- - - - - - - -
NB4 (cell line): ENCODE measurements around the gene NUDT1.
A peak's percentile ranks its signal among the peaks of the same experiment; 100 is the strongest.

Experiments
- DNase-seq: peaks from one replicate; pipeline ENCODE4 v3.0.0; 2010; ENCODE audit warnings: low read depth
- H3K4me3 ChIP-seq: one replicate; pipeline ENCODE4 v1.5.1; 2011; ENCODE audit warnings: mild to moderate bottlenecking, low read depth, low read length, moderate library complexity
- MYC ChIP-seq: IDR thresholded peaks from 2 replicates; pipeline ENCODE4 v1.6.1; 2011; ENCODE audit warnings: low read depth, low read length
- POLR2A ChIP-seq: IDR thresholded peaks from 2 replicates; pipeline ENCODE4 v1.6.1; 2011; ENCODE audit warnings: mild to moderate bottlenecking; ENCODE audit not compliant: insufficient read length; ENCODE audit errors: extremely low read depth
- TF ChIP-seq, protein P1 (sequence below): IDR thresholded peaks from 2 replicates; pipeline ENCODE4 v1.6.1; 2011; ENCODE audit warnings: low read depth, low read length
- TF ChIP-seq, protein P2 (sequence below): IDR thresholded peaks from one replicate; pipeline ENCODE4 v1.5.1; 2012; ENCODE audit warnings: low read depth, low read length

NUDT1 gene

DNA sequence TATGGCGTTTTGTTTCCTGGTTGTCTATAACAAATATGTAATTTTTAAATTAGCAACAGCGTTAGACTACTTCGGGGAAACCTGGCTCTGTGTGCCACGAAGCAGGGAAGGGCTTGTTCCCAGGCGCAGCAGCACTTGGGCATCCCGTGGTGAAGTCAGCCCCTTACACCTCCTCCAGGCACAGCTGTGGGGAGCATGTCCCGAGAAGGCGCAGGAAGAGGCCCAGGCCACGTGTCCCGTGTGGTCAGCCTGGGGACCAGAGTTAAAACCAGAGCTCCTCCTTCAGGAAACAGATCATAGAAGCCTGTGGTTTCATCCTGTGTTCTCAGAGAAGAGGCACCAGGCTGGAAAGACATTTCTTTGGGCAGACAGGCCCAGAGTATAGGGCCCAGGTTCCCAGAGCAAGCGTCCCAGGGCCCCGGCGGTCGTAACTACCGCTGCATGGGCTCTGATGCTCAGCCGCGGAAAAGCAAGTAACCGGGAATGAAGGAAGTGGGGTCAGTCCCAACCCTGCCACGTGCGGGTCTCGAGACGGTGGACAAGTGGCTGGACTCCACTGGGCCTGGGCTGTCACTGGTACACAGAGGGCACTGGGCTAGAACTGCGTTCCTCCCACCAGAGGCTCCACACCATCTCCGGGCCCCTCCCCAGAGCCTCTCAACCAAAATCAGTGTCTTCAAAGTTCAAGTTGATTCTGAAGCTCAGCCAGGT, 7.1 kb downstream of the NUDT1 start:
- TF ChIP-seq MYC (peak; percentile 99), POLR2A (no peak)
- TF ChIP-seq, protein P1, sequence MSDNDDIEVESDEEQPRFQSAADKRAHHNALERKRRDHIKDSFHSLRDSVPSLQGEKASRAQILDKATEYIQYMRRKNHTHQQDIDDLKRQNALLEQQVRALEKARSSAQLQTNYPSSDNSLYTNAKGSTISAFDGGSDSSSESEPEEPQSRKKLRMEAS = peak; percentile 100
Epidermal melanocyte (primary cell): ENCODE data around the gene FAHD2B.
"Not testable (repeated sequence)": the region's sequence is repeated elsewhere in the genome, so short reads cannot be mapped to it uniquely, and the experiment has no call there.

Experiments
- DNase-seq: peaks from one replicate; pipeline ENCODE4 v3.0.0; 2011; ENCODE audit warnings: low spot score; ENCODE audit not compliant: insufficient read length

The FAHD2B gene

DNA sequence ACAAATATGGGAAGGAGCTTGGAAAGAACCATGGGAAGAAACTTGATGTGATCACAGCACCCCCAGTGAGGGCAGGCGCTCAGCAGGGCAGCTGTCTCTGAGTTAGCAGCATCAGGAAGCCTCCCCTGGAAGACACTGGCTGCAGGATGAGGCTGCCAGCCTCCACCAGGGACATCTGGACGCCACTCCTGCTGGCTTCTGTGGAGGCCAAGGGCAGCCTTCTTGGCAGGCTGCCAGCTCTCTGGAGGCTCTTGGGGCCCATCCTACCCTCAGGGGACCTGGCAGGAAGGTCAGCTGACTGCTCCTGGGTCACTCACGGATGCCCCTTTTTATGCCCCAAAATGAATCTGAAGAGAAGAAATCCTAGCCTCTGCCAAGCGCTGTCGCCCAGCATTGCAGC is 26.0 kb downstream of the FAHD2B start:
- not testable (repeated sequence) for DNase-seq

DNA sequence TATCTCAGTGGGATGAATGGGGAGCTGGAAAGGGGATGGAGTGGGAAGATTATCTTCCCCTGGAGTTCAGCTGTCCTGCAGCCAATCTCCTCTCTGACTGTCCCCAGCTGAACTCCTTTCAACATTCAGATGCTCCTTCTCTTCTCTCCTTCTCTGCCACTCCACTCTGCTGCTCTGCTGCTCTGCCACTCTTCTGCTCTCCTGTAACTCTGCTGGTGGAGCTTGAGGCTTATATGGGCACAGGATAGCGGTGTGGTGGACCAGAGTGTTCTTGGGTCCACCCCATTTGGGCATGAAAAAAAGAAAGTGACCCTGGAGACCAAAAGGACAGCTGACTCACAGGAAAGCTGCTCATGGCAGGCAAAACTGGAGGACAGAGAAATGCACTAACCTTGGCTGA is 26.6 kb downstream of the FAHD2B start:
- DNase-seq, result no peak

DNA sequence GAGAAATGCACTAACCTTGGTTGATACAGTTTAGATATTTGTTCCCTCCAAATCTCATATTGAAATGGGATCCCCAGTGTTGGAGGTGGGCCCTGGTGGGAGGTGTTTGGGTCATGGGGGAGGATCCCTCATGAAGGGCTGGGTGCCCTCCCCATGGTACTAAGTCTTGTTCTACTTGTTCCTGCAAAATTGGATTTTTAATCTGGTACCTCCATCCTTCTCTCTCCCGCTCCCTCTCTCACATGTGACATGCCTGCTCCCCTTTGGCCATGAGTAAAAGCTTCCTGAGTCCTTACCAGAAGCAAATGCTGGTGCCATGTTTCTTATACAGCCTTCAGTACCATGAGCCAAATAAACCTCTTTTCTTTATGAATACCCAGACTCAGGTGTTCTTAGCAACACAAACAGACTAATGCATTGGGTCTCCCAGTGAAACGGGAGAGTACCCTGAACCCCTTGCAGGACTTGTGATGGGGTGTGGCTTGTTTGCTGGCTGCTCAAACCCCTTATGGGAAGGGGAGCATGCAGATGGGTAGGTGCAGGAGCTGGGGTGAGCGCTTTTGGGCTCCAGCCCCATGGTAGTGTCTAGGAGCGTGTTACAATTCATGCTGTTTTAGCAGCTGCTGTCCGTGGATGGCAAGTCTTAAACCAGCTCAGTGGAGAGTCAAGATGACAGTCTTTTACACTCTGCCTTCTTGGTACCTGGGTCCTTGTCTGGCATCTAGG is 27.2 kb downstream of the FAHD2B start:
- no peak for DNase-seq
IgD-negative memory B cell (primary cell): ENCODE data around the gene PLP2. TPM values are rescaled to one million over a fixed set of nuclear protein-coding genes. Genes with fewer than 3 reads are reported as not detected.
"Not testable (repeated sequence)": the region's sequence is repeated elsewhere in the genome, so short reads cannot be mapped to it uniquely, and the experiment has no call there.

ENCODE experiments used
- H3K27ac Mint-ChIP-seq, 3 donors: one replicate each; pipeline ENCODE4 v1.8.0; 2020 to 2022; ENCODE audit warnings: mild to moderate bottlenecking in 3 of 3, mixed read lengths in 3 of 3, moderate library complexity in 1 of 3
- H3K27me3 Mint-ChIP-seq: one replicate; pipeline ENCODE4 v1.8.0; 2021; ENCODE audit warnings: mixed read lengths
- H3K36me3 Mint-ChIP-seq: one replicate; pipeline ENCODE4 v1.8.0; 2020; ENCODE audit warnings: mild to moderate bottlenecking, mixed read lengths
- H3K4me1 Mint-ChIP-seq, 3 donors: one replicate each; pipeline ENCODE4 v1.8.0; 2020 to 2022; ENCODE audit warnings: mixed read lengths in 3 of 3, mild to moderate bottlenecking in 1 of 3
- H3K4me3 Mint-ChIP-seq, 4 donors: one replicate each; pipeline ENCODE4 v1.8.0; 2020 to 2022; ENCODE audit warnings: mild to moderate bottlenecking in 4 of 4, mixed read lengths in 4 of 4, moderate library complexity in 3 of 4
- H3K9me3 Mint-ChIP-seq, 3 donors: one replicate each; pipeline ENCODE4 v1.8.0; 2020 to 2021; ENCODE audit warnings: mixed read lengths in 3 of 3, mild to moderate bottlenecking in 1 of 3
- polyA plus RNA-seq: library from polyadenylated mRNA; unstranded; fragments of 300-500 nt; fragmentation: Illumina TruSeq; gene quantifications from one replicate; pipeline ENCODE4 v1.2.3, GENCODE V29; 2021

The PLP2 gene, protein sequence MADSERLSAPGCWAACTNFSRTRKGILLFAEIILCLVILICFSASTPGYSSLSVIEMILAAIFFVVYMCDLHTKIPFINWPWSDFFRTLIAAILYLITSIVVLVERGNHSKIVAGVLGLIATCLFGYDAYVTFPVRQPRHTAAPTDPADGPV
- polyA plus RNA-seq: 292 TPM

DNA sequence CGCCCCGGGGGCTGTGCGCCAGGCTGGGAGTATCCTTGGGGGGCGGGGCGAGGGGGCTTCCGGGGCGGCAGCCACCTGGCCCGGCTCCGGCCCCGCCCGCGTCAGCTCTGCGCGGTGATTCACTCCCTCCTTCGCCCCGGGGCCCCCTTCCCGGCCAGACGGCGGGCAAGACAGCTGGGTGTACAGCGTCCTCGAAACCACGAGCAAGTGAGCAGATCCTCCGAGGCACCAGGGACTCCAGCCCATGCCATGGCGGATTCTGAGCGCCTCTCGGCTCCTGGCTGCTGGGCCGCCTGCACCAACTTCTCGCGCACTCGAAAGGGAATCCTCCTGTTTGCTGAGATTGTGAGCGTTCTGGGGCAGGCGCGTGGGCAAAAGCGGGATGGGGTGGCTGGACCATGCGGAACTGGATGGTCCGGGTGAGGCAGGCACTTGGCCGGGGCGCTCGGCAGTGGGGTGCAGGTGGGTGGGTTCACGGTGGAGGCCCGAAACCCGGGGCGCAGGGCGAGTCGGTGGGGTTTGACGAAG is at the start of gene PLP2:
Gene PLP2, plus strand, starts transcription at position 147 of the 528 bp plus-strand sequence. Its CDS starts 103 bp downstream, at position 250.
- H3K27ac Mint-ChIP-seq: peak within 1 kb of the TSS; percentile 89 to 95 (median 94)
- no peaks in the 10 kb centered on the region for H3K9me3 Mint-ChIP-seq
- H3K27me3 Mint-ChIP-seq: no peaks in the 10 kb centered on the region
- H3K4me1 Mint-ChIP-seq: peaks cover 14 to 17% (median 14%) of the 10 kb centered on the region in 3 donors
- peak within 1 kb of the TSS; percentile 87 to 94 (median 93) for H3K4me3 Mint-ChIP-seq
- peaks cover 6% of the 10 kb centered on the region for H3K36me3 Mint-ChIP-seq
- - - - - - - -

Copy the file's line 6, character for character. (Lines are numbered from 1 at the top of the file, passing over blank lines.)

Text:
- MYC ChIP-seq: IDR thresholded peaks from 2 replicates; pipeline ENCODE4 v1.6.1; 2011; ENCODE audit warnings: low read depth, low read length